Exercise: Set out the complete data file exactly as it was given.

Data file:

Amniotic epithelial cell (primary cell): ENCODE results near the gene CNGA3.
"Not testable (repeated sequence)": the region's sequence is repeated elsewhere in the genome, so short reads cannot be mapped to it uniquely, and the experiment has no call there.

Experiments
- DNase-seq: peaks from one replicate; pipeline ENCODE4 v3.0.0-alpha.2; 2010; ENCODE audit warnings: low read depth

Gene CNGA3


Amniotic epithelial cell (primary cell): ENCODE results near the gene CNGA3.
"Not testable (repeated sequence)": the region's sequence is repeated elsewhere in the genome, so short reads cannot be mapped to it uniquely, and the experiment has no call there.

Experiments
- DNase-seq: peaks from one replicate; pipeline ENCODE4 v3.0.0-alpha.2; 2010; ENCODE audit warnings: low read depth

Gene CNGA3